S&P 500 hits all-time closing high after earnings, oil drops on pandemic worry
By Stephen Culp NEW YORK (Reuters) - Wall Street jumped on Friday as encouraging earnings stoked risk appetite and President-elect Joe Biden's COVID advisory team said it was not considering a nationwide shutdown, but oil prices slid as Libyan output rose and investors worried the resurgent pandemic could hurt global demand. The bellwether S&P 500 and the small cap Russell 2000 both reached record closing highs.
By Stephen Culp
NEW YORK (Reuters) - Wall Street jumped on Friday as encouraging earnings stoked risk appetite and President-elect Joe Biden's COVID advisory team said it was not considering a nationwide shutdown, but oil prices slid as Libyan output rose and investors worried the resurgent pandemic could hurt global demand.
The bellwether S&P 500 and the small cap Russell 2000 both reached record closing highs.
Upbeat results from Cisco Systems Inc
"Profits have been refreshingly healthy," said David Carter, chief investment officer at Lenox Wealth Advisors in New York. "It's really a credit to companies' ability to adapt and grow even in the face of the crisis."
Economically sensitive cyclicals and small cap stocks, which led the rally at the beginning of the week, once again outperformed. On Monday, investor risk appetite was boosted by Pfizer Inc's
President-elect Joe Biden's pandemic advisory board said there was no plan to enact a nation-wide shutdown.
"The recent vaccine headlines have clearly been a positive but there is still uncertainty and concerns regarding shutdowns," Carter added. "Biden's recent indication that the U.S. economy may remain open certainly helps market sentiment."
The S&P 500 and the blue-chip Dow posted their second straight weekly gains, and their best two-week runs since April, while the tech-heavy Nasdaq ended the session below last Friday's close.
Economic data released on Friday showed consumers were growing more pessimistic, while tepid inflation reflected slack labor markets and sluggish demand.
The Dow Jones Industrial Average <.DJI> rose 399.64 points, or 1.37%, to 29,479.81, the S&P 500 <.SPX> gained 48.14 points, or 1.36%, to 3,585.15 and the Nasdaq Composite <.IXIC> added 119.70 points, or 1.02%, to 11,829.29.
European stocks ended flat as rising fears of economic damage from the pandemic offset recent vaccine optimism. Still, the benchmark index notched its second straight week of gains.
The pan-European STOXX 600 index <.STOXX> rose 0.01% and MSCI's gauge of stocks across the globe <.MIWD00000PUS> gained 0.83%.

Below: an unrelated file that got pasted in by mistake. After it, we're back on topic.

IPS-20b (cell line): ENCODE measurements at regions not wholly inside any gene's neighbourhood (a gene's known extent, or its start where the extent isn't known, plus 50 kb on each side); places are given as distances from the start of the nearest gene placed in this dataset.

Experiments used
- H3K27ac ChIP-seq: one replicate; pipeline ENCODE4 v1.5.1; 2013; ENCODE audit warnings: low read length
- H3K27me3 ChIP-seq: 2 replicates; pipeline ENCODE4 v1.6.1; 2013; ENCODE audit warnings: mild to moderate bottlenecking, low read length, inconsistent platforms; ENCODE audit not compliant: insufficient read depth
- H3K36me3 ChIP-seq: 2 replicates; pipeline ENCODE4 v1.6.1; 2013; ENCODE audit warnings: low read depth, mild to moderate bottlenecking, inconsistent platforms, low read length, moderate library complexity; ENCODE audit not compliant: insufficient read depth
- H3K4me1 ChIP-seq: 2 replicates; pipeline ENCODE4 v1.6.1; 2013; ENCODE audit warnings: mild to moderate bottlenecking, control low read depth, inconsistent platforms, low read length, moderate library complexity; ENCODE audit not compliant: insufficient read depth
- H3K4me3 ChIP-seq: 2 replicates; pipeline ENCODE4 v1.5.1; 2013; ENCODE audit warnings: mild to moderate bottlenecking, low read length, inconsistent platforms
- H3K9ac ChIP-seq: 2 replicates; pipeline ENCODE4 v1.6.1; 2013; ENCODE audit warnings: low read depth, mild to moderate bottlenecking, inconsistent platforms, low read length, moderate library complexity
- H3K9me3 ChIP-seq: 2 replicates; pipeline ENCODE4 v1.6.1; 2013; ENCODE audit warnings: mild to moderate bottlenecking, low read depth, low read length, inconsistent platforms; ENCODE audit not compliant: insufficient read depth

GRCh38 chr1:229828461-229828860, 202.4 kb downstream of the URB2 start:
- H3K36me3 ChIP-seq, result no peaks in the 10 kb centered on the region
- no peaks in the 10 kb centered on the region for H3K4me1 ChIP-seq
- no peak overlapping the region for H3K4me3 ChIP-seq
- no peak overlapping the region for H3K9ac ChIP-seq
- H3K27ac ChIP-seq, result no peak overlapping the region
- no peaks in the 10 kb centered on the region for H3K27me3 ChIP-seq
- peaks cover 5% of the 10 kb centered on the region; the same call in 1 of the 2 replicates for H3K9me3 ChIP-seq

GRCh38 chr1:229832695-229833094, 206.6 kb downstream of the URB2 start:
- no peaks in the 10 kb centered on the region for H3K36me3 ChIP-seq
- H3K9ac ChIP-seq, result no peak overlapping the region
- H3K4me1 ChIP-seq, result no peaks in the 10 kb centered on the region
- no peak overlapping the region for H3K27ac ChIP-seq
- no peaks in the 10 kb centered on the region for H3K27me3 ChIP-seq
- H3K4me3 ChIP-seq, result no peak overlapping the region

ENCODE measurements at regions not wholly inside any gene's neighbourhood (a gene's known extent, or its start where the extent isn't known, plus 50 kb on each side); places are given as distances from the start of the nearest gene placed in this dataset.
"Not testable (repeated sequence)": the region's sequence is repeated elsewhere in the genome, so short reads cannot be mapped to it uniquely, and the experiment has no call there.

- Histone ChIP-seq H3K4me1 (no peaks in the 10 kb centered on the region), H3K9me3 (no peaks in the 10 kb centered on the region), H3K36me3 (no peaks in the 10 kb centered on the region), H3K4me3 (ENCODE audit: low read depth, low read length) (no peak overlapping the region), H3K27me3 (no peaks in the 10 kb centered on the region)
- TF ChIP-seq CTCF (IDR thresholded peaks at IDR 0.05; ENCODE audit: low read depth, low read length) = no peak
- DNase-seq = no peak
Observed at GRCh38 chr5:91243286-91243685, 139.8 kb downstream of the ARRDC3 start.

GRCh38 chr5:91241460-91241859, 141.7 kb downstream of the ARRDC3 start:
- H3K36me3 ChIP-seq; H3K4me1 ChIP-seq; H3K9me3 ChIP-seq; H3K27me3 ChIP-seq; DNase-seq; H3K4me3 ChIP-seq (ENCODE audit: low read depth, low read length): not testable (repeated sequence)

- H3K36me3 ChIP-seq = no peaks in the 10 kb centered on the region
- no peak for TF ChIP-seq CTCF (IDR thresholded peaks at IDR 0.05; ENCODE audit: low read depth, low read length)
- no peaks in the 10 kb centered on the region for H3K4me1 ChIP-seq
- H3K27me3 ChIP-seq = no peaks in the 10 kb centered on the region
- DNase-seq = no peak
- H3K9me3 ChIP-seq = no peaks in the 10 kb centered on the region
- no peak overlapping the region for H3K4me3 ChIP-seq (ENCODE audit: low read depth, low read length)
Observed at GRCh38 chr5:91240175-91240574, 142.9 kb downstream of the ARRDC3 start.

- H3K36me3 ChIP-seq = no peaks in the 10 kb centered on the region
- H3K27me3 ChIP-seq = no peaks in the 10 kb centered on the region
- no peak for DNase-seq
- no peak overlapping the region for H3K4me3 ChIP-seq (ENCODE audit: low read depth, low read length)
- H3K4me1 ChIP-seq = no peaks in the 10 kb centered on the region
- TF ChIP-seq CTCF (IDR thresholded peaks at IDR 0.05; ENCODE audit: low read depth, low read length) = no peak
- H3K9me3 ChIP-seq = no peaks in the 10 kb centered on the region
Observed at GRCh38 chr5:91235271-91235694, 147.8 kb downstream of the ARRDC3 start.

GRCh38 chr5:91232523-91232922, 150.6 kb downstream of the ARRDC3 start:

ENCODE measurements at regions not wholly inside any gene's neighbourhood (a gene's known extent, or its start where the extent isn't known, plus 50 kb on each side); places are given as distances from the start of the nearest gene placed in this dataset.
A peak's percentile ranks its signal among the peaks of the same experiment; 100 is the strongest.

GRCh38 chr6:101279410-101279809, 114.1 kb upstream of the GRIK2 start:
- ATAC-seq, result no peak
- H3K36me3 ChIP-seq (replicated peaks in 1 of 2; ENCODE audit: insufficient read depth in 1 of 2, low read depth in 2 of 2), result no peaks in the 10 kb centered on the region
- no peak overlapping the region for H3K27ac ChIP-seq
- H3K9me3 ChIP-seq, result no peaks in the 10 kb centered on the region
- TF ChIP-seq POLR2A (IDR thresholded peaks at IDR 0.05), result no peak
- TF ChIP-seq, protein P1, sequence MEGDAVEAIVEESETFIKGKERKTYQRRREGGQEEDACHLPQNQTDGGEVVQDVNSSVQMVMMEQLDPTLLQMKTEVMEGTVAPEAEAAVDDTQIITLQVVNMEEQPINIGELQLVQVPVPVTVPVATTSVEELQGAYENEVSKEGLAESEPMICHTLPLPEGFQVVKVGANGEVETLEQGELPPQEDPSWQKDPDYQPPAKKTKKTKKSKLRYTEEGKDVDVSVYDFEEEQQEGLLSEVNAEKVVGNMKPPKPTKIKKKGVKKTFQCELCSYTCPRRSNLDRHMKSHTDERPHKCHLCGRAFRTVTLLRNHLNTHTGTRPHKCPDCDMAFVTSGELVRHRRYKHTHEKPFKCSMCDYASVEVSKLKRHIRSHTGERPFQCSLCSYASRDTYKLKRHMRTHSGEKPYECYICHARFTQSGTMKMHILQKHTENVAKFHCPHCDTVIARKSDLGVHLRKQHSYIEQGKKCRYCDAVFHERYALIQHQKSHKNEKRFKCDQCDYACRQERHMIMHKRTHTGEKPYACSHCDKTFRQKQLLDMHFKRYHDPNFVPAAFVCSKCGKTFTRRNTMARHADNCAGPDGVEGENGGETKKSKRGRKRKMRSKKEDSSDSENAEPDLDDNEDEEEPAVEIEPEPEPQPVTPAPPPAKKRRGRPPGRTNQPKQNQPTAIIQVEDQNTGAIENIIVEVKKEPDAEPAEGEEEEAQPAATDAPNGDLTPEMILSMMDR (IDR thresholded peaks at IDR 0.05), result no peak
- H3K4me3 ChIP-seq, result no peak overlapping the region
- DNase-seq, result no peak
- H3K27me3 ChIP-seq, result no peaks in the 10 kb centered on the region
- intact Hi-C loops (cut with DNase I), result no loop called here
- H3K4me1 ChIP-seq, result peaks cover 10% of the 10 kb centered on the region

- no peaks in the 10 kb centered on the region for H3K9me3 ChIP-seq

U.S. Treasury yields were mixed as investors consolidated positions ahead of the weekend and remained cautious given the surge in coronavirus cases. But the yield curve steepened on Friday, after flattening the previous session.
Benchmark 10-year notes
The 30-year bond
The dollar was down, but safe-haven yen and Swiss franc currencies strengthened, reflecting a loss of risk appetite driven by vaccine hopes.
The dollar index <.DXY> fell 0.23%, with the euro
The Japanese yen strengthened 0.48% versus the greenback at 104.64 per dollar, while Sterling
Gold prices rose as rising global coronavirus infections sparked renewed fears over the pandemic's economic toll.
(Reporting by Stephen Culp; Editing by David Gregorio)
This story has not been edited by Firstpost staff and is generated by auto-feed.
By Robin Emmott and John Irish | BRUSSELS/PARIS BRUSSELS/PARIS France and Germany will agree to a U.S. plan for NATO to take a bigger role in the fight against Islamic militants at a meeting with President Donald Trump on Thursday, but insist the move is purely symbolic, four senior European diplomats said.The decision to allow the North Atlantic Treaty Organization to join the coalition against Islamic State in Syria and Iraq follows weeks of pressure on the two allies, who are wary of NATO confronting Russia in Syria and of alienating Arab countries who see NATO as pushing a pro-Western agenda."NATO as an institution will join the coalition," said one senior diplomat involved in the discussions. "The question is whether this just a symbolic gesture to the United States
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